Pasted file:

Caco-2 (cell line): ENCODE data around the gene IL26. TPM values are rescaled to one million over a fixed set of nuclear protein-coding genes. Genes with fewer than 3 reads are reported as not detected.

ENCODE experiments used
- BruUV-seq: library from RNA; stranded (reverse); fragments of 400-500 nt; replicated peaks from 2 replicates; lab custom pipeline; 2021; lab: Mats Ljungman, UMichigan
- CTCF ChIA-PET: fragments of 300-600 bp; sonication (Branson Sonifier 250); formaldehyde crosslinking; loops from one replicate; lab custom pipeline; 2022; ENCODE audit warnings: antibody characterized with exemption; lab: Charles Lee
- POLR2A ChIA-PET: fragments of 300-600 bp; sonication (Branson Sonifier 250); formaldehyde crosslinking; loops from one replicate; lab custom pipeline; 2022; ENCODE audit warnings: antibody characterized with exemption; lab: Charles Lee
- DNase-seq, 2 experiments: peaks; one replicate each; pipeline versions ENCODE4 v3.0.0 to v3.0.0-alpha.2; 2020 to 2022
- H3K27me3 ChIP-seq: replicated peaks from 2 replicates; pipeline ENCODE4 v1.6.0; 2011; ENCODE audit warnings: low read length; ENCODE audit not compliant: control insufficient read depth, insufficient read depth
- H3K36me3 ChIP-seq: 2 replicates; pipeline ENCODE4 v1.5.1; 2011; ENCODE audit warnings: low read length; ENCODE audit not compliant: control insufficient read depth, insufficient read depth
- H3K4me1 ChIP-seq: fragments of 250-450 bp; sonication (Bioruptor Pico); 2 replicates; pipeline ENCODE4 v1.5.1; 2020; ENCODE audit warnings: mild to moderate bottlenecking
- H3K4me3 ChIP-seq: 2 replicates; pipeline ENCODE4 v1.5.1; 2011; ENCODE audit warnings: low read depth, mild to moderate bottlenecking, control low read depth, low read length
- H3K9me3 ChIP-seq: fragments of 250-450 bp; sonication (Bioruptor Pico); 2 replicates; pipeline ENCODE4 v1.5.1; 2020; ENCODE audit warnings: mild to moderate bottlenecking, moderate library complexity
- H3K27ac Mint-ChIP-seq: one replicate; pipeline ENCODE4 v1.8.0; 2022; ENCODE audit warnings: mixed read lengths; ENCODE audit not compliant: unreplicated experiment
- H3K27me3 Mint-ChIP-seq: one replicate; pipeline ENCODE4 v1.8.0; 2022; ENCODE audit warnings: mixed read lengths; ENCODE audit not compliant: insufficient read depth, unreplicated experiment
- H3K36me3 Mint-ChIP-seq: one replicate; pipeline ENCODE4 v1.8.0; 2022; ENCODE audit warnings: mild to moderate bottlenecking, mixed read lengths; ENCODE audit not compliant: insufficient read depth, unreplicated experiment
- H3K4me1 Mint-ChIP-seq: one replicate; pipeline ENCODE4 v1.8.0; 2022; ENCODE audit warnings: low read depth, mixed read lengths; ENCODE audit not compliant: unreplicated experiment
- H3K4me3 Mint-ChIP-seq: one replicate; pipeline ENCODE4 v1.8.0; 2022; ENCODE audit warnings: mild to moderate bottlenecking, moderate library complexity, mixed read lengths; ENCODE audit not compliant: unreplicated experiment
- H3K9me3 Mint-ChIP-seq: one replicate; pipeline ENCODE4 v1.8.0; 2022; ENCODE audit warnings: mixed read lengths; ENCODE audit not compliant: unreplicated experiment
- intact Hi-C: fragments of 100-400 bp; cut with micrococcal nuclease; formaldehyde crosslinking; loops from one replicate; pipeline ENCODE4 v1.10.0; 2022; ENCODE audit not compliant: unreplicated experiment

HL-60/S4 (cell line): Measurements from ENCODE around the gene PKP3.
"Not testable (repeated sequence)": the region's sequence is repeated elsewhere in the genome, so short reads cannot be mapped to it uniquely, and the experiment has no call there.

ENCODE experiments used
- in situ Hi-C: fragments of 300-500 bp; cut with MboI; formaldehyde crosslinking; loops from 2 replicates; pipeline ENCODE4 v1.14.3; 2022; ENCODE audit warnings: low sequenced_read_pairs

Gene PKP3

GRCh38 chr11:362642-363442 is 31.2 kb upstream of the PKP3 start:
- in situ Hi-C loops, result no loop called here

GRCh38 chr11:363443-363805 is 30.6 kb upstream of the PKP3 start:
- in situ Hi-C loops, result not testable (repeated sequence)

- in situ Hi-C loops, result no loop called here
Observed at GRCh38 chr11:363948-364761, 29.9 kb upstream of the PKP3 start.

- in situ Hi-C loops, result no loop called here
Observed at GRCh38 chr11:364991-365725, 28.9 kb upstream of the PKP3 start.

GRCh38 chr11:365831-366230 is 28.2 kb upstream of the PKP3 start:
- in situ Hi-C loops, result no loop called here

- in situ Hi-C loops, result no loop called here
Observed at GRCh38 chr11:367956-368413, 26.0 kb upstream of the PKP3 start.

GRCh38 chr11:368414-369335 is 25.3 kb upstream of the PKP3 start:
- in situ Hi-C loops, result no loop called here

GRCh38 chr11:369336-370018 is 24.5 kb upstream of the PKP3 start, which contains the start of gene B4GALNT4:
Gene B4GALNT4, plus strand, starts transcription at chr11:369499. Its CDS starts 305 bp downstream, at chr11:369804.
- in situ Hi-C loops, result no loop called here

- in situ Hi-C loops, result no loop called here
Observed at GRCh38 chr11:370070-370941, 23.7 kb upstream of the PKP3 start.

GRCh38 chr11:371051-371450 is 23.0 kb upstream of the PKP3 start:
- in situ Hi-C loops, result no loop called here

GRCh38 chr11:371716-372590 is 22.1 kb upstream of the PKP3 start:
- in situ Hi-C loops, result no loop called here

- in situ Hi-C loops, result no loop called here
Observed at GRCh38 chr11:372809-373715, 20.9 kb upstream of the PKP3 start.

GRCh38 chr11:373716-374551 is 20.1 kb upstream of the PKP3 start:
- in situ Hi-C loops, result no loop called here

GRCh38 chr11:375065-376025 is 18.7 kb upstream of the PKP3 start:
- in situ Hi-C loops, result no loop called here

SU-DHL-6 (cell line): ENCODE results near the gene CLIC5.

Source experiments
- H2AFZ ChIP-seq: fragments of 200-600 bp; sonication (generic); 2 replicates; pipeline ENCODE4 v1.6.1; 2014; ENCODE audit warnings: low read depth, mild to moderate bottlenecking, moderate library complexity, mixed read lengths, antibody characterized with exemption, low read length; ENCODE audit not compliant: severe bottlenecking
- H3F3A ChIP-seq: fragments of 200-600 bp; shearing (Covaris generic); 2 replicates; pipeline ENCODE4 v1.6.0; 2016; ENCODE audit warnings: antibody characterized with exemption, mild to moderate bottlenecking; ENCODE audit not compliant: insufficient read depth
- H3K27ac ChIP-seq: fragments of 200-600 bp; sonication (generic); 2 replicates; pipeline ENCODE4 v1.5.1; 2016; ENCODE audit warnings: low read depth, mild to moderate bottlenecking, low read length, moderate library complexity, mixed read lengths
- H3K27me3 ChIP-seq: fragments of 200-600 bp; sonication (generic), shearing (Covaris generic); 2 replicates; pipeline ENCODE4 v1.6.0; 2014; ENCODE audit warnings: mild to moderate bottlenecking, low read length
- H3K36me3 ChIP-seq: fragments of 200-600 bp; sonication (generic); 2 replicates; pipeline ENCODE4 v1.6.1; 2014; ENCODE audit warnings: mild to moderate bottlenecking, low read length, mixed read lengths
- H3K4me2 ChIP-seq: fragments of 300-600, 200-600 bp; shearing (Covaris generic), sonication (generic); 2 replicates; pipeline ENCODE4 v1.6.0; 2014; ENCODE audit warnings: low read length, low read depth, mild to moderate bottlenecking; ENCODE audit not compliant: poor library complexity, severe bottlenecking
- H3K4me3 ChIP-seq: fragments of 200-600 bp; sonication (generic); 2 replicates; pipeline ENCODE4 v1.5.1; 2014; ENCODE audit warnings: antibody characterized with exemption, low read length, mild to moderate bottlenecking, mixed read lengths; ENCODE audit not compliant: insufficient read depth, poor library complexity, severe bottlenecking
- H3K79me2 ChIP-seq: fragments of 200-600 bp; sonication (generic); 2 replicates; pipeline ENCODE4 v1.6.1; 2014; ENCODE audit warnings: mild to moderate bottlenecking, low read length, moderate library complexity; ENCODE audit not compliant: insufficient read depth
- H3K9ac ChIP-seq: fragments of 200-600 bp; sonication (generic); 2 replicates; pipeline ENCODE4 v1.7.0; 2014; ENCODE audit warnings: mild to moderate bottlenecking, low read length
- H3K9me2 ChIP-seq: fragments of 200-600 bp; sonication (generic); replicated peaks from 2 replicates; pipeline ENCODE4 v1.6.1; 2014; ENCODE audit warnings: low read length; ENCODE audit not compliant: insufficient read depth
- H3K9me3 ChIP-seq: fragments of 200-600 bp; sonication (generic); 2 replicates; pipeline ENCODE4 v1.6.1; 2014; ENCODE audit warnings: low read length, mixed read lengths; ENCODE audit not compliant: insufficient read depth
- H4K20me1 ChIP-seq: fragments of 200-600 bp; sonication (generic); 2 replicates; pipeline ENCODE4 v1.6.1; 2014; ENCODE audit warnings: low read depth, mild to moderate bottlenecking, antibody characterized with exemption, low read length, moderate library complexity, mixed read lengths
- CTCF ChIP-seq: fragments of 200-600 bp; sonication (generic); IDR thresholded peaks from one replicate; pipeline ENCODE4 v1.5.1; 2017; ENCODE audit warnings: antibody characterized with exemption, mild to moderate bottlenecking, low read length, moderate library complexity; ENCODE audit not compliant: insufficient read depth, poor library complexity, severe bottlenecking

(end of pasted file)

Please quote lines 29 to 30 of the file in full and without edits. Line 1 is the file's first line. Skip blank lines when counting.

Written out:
Observed at GRCh38 chr11:363948-364761, 29.9 kb upstream of the PKP3 start.

- in situ Hi-C loops, result no loop called here